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The Payment Services Directive: Why the European payments industry needs to prepare for significant implementation challenges
As part of the European Commission's Lisbon Agenda, efforts to support financial market integration in the European Union have reached another milestone with the adoption of the Payments Services Directive (PSD, 2007/64/EC) in December 2007. The PSD, designed to support the banking industry's self-regulatory initiative of the single euro payments area (SEPA), constitutes a comprehensive and detailed set of conduct of business rules in the area of payment service provision. Furthermore, the PSD introduces a new category of non-bank payment service providers in order to inject more competition into the European payments market. Despite the European Commission's efforts to improve the regulatory environment within the framework of its Better Regulation Policy, the PSD unfortunately falls short of meeting Better Regulation standards. The degree of detail and complexity of the provisions creates significant regulatory challenges, which need to be carefully assessed by all existing and future players and regulators in the European payments market. In advance of member state transposition of PSD provisions into national law, this paper attempts an initial critical analysis, providing guidance on content, interpretation and implementation concerns. The understanding of the PSD is crucial in relation to the rules on harmonisation of refund rights and unique identifier primacy, which constitute the legal basis for the pan-European implementation of SEPA Credit Transfers and direct debits. It must be kept in mind, however, that, beyond SEPA all existing electronic payment products in all EU member state currencies are equally affected, thus requiring every payment service provider in Europe to ensure compliance.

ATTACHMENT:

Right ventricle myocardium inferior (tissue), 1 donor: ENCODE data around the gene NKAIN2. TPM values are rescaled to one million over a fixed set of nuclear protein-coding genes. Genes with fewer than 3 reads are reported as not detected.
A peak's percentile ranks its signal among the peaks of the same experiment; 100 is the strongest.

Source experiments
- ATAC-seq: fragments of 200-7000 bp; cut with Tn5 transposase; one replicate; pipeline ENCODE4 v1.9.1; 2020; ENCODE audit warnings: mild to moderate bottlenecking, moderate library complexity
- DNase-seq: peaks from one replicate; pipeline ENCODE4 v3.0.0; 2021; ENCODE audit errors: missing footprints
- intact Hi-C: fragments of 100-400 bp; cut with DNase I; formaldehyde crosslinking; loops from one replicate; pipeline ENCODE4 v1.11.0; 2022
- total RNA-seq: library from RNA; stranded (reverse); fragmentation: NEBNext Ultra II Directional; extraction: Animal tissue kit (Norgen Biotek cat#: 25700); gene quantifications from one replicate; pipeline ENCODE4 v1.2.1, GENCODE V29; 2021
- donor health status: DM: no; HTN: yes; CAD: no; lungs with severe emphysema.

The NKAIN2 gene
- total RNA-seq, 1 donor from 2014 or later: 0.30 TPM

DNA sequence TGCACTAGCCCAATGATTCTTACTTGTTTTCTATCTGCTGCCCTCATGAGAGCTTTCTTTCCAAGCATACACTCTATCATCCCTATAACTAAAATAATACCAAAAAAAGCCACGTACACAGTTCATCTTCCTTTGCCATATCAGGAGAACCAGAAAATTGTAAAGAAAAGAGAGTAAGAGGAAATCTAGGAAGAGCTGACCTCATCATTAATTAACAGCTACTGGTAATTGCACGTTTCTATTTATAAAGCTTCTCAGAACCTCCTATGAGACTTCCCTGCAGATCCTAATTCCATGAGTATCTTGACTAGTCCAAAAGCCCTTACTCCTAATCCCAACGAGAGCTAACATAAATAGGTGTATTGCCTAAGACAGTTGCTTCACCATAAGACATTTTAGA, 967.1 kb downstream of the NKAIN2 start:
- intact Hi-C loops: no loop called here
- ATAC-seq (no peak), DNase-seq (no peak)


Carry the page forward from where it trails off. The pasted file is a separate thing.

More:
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Ruth Wandhöfer is Managing Director and Head of Global Regulatory & Market Strategy, Citibank. She chairs several influential industry bodies and is a member of the European Commission Payment Systems Market Expert Group and founding member of the Global Blockchain Business Alliance. She is a FinTech Fellow at Imperial College Business School and fellow lecturer at Queen Mary London School of Law. A 2015 recipient of the ‘Women in Banking and Finance Award for Achievement’ and named on the 2016 global ‘Women in Fintech Powerlist’ of Innovate Finance, she has written two books: EU Payments Integration (2010) and Transaction Banking and the Impact of Regulatory Change (2014).